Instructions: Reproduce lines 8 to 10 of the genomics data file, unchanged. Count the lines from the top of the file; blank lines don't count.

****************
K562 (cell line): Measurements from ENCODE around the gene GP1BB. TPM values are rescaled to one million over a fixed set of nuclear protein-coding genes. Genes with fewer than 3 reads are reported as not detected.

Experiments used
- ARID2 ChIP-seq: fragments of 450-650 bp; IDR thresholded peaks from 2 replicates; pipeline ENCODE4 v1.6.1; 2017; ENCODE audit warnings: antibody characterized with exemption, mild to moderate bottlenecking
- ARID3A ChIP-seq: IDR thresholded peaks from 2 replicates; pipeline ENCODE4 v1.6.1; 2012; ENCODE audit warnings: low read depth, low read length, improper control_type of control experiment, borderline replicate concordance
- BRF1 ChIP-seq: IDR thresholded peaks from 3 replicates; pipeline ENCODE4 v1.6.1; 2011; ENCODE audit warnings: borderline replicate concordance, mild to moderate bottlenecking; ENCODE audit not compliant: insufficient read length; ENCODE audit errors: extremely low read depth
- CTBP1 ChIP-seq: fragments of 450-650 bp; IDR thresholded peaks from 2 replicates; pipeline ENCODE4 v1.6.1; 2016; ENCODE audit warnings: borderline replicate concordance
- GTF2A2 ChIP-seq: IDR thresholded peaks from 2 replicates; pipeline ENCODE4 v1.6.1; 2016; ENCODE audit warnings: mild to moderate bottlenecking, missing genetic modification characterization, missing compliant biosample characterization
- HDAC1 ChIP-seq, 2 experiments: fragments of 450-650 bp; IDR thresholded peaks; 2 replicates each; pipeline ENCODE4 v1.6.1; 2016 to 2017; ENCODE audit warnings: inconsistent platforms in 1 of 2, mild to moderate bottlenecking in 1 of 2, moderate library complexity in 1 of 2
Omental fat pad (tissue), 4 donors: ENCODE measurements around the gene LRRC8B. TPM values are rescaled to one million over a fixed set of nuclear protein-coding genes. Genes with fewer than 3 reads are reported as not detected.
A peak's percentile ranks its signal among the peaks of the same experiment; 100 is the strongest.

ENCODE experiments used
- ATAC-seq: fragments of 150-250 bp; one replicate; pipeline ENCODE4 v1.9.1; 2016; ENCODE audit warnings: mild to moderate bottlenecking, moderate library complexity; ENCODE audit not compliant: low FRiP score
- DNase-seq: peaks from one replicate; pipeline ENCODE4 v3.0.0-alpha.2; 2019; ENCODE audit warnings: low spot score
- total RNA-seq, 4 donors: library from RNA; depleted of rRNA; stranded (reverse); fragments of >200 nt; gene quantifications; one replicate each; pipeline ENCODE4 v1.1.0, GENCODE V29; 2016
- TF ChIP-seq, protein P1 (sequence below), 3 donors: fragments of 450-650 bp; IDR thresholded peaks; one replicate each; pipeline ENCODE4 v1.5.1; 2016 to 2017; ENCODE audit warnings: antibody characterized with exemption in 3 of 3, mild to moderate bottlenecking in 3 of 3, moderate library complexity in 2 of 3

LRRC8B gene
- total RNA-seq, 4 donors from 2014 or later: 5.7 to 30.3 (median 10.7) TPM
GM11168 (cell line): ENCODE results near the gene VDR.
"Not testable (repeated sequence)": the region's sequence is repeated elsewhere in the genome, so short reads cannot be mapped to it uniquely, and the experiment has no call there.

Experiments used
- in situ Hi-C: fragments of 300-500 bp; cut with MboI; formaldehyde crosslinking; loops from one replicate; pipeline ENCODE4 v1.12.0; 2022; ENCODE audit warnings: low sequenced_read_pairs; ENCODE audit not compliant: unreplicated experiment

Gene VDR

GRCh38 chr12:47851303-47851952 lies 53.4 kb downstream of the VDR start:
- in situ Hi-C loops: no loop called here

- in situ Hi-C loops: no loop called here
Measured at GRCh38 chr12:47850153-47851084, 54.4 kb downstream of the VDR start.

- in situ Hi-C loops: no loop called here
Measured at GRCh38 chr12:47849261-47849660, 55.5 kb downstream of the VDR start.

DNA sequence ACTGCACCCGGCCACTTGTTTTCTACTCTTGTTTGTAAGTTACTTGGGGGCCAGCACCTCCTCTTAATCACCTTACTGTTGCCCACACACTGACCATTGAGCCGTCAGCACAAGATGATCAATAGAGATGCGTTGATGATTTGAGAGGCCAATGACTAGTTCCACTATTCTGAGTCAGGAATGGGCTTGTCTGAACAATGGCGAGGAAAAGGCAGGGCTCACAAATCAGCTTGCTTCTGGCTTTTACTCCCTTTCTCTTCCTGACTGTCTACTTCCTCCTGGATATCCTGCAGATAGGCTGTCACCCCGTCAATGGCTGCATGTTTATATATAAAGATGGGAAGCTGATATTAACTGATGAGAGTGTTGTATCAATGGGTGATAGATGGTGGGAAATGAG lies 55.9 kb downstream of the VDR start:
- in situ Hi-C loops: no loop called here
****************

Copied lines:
- HDAC1 ChIP-seq, 2 experiments: fragments of 450-650 bp; IDR thresholded peaks; 2 replicates each; pipeline ENCODE4 v1.6.1; 2016 to 2017; ENCODE audit warnings: inconsistent platforms in 1 of 2, mild to moderate bottlenecking in 1 of 2, moderate library complexity in 1 of 2
Omental fat pad (tissue), 4 donors: ENCODE measurements around the gene LRRC8B. TPM values are rescaled to one million over a fixed set of nuclear protein-coding genes. Genes with fewer than 3 reads are reported as not detected.
A peak's percentile ranks its signal among the peaks of the same experiment; 100 is the strongest.